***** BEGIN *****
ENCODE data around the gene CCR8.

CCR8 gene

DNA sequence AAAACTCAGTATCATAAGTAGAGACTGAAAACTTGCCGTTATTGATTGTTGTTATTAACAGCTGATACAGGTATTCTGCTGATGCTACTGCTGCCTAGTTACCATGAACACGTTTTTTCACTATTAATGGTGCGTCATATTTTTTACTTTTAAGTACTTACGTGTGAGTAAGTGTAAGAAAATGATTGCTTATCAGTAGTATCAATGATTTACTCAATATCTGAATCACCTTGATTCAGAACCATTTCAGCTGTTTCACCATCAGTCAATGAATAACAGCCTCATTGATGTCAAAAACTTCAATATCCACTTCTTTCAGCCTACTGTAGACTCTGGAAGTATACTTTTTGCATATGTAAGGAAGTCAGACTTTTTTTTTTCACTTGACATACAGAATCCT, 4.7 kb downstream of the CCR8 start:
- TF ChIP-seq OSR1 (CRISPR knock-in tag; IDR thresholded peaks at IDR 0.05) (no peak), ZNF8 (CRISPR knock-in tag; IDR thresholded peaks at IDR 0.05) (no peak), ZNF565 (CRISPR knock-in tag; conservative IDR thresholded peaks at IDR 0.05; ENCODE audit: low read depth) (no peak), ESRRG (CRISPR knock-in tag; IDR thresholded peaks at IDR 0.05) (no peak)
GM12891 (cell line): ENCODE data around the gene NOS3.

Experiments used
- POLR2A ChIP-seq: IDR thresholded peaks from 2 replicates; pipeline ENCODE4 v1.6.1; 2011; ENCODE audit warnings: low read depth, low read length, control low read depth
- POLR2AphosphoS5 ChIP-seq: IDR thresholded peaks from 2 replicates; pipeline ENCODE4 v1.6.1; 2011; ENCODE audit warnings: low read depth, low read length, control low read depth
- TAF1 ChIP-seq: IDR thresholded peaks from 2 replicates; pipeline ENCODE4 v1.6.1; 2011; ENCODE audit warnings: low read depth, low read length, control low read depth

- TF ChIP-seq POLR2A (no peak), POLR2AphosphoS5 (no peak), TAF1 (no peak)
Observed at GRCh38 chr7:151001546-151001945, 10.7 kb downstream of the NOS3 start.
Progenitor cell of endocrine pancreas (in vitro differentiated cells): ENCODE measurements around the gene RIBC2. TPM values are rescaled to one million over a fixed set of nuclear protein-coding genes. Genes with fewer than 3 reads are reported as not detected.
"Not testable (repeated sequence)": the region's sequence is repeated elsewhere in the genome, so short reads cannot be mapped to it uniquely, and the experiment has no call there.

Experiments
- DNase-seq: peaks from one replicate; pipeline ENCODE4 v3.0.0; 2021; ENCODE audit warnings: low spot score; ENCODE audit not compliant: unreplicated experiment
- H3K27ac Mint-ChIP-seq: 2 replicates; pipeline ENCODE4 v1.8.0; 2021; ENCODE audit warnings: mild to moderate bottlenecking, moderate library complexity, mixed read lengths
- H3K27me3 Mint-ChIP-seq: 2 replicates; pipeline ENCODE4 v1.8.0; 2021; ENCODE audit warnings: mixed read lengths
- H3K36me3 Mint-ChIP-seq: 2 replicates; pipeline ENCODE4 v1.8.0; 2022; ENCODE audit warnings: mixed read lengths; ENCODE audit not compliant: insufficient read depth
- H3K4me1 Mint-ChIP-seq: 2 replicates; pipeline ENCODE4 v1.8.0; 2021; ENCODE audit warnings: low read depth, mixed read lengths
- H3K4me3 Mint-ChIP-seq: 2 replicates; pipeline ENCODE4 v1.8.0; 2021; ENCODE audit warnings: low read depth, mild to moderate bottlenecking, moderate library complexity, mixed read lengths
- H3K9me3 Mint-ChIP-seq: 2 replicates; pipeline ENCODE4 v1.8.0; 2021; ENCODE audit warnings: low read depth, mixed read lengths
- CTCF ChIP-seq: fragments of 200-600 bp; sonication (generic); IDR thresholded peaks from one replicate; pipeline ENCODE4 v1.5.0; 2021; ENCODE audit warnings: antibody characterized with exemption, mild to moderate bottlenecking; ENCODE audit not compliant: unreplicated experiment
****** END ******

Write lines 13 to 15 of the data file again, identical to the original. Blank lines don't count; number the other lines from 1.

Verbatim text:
"Not testable (repeated sequence)": the region's sequence is repeated elsewhere in the genome, so short reads cannot be mapped to it uniquely, and the experiment has no call there.

Experiments
- DNase-seq: peaks from one replicate; pipeline ENCODE4 v3.0.0; 2021; ENCODE audit warnings: low spot score; ENCODE audit not compliant: unreplicated experiment